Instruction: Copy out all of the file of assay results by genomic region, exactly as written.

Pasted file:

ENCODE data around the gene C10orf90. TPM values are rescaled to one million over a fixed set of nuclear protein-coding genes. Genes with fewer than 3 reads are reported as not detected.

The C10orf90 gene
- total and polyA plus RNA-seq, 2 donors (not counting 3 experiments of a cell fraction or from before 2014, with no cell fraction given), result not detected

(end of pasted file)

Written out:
ENCODE data around the gene C10orf90. TPM values are rescaled to one million over a fixed set of nuclear protein-coding genes. Genes with fewer than 3 reads are reported as not detected.

The C10orf90 gene
- total and polyA plus RNA-seq, 2 donors (not counting 3 experiments of a cell fraction or from before 2014, with no cell fraction given), result not detected